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Humane Immigration Reform

by ALVARO HUERTA

The time has arrived for President Obama and Congress to take immediate action on humane immigration reform.

By immigration reform, I am not talking about militarizing our borders, empowering employers to behave as immigration enforcement officials and imposing fines and back taxes on aspiring citizens. Instead, I am talking about allowing labor to cross our borders as transnational capital does, preventing employers from exploiting immigrant laborers and lowering application costs for future citizens.

Too often, when Democratic and Republican leaders speak about comprehensive immigration reform, their message mainly centers on enforcement-dominated policies. For instance, while Obama spoke eloquently about immigrants in his second inaugural address, his administration has deported more immigrants than that of his predecessor, President Bush, during the same time period.

As the Obama administration continues to separate hardworking immigrants from their families and friends, I find it hard to believe the president when he says, “Our journey is not complete until we find a better way to welcome the striving, hopeful immigrants who still see America as a land of opportunity.”

I don’t find the deportation of more than 1.6 million undocumented immigrants during Obama’s first term in office as “welcoming.”

Moreover, given that Republican leaders remain hostile and pay only lip service to Latinos and immigrants in this country, it’s incumbent on Obama and Democratic leaders to invest the huertanecessary political capital for the benefit of the estimated 11 million undocumented immigrants in this country.

Instead of dehumanizing and blaming recent immigrants for America’s financial woes like the GOP, Obama and Democratic leaders should demand that Latino immigrants be treated with dignity, respect and tolerance.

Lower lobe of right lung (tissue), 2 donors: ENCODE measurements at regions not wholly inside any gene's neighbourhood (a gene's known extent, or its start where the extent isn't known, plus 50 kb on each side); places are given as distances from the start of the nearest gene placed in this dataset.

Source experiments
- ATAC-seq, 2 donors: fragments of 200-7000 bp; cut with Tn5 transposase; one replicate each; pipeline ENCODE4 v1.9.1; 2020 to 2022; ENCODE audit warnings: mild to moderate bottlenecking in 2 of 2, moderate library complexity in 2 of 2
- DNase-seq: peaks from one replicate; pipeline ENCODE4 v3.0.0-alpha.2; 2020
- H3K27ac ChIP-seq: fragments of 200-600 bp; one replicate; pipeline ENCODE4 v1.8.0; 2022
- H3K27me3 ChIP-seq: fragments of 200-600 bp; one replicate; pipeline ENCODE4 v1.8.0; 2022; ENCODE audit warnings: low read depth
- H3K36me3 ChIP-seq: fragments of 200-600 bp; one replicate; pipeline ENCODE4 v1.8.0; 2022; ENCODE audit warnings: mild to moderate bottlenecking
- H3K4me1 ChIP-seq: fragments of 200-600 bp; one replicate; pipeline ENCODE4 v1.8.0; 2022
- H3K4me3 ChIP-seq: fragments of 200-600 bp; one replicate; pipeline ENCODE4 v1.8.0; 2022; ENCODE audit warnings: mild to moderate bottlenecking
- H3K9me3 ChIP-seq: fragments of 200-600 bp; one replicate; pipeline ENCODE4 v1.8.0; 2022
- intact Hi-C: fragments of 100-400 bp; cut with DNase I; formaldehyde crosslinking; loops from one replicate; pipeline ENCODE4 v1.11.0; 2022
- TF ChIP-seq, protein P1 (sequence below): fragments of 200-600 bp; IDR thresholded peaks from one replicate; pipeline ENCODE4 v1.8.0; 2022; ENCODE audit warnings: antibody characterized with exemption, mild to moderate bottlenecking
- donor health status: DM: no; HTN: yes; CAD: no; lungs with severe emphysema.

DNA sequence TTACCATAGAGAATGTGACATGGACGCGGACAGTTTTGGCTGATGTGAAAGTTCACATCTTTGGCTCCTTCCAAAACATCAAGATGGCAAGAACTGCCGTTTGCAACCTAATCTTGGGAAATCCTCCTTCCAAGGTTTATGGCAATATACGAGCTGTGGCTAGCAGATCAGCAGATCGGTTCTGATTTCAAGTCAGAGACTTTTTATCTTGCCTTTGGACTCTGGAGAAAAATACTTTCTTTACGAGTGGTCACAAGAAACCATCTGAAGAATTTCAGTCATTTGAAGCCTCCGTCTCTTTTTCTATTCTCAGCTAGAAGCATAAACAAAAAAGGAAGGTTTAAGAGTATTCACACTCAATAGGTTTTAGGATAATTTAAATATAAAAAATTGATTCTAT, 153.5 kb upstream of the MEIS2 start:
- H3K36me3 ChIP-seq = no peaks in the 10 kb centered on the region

More specifically, Democratic leaders should educate and convince the public about the pivotal role undocumented immigrants play in America’s social and economic prosperity, highlighting key characteristics like their willingness to sacrifice themselves for their families, a strong work ethic and an entrepreneurial bent.

In developing a humane immigration reform policy, both Democrats and Republicans should learn from past immigrant policies with progressive elements. This includes the Immigration and Nationality Act of 1965, where immigrants from Latin America, Asia and Africa benefited from family reunification components of the law. This also includes the Immigration Reform and Control Act of 1986, where almost 3 million immigrants qualified for amnesty. Republican leaders should learn from their iconic figure, President Reagan, who signed this legislation into law.

Instead of doing what’s right in both moral and economic terms by proposing another amnesty plan, a recent bipartisan group of senators, also known as the Senate “Gang of Eight,” introduced a regressive, comprehensive immigration reform proposal. It includes a so-called pathway to citizenship for qualified undocumented immigrants.

But it mainly focuses on punitive measures, such as a “secured border” prerequisite before granting citizenship, imposing fines and back taxes, deputizing employers to become more effective immigration enforcement officials and creating an exploitable labor pool of guest workers, like the Bracero Program of the mid-20th century—a program that my father, Salomon Huerta Sr., participated in under inhumane working conditions.

In short, there’s only one humane and simple plan for the estimated 11 million undocumented immigrants in this country: amnesty.

Let’s get over the hostility to the term, and welcome the people who have been working in the shadows.

Alvaro Huerta is a UCLA Visiting Scholar at the Chicano Studies Research Center. He is the author of “Reframing the Latino Immigration Debate: Towards a Humanistic Paradigm,” published by San Diego State University Press (2013), from which this essay is excerpted.

 

Dr. Alvaro Huerta is an assistant professor of urban and regional planning and ethnic and women’s studies at California State Polytechnic University, Pomona. He is the author of “Reframing the Latino Immigration Debate: Towards a Humanistic Paradigm,” published by San Diego State University Press (2013).

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